Writing Emily Watson wants to bring a youth movement to the Writers’ Center of Indiana. Recently hired as the group’s Executive Director, Watson, 24, seems like the perfect person to do just that. Emily Watson is Executive Director of the Writers’ Center of Indiana. “We need to change the definition of the literary community here,” she said. “I’d like people to stop thinking of literary events as academic and pretentious things instead of fun, social and artsy activities. I want writing events to be cool. I want poetry readings to be fun, like going to Radio Radio.”

While it may not be as rock and roll as a night out in Fountain Square, the Writers’ Center’s New Years Resolution: Write event on Jan. 23 is designed to make a special appeal to younger writers. “People can come and meet a whole bunch of people who want to write too,” said Watson, who worked for a year as Program Director before moving into her current position. “It’s kind of like taking one of those salsa dancing classes at the Jazz Kitchen. Why not try it?”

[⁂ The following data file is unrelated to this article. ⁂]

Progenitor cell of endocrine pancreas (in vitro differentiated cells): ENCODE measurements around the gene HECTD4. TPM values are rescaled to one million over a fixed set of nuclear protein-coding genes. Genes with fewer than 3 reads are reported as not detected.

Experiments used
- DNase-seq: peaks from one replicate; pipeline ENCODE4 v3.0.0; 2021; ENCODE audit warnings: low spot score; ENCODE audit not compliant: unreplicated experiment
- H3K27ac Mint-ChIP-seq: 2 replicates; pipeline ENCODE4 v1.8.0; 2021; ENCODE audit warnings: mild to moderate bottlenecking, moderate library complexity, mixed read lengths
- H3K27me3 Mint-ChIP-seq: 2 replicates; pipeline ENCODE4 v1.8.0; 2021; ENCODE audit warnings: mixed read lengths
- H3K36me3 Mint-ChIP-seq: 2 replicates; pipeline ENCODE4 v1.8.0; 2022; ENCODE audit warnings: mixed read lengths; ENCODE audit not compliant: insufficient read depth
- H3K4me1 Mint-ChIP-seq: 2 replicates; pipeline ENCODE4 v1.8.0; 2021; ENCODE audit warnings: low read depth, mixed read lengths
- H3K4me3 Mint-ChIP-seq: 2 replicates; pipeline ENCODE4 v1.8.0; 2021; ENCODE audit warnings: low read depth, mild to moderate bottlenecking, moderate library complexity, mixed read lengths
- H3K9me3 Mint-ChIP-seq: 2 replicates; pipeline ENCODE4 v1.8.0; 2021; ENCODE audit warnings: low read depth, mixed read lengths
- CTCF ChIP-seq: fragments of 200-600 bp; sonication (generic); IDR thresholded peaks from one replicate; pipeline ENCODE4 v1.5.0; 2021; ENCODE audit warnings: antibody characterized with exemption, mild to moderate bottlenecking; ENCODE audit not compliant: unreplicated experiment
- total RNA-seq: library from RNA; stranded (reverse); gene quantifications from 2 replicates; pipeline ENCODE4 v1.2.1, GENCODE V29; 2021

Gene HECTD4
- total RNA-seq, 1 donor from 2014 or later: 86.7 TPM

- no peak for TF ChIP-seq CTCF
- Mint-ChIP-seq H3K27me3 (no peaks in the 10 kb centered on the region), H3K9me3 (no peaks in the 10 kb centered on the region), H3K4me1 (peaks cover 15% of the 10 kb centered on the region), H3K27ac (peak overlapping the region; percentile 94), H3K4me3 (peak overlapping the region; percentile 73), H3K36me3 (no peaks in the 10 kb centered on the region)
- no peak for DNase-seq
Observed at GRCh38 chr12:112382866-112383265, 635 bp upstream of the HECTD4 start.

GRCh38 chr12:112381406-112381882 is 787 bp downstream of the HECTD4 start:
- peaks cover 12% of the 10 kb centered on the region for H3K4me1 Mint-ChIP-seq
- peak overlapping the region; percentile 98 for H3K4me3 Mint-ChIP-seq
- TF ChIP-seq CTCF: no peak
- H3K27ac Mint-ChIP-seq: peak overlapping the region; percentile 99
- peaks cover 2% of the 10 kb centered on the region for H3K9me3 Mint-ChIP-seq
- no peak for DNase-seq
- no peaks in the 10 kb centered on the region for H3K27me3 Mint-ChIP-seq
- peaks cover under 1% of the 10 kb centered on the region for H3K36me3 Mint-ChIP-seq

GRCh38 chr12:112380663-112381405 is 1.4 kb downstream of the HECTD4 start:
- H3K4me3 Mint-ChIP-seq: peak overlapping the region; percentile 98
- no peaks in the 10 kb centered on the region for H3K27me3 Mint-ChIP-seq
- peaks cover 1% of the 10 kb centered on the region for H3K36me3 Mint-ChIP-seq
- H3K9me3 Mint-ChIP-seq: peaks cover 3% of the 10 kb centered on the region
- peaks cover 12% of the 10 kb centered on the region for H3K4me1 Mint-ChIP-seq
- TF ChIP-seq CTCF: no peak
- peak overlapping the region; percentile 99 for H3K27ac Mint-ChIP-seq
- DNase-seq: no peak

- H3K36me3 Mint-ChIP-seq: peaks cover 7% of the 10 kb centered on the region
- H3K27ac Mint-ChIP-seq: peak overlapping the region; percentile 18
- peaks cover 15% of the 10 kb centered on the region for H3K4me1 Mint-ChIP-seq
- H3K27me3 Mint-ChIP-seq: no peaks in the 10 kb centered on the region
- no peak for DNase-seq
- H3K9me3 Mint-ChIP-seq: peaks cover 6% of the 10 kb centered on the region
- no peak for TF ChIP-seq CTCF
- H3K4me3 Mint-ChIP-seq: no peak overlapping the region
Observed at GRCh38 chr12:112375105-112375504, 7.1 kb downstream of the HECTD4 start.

The event features a variety of classes, workshops and discussions led by local writers Will Allison, Victoria Barrett, Jim Poyser, Jim Walker, Terry Kirts, Kate Shoup Welsh and Barb Shoup. All are designed to help build the literary community, bring writers together and motivate them to keep writing in 2005.

Participants will be able to learn tips for freelance writing and interviewing; the ins and outs of publishing a literary magazine; using journaling, writing games and daily poetic techniques to bring out good work on a regular basis.

“This costs the same as going to a movie on a Sunday afternoon and it’s an hour longer,” Watson said. “This gives people a chance to be creative and meet people who are interested in some of the same things they are. It’s a way to set aside an afternoon to be creative and meet people.”

Watson, a 1999 Broad Ripple High School graduate and life-long Indianapolis resident, feels great about her city and its blossoming art and literature scene. “I love it here. I never want to leave,” she said. “You can have your own vision here. Everything hasn’t been done.”

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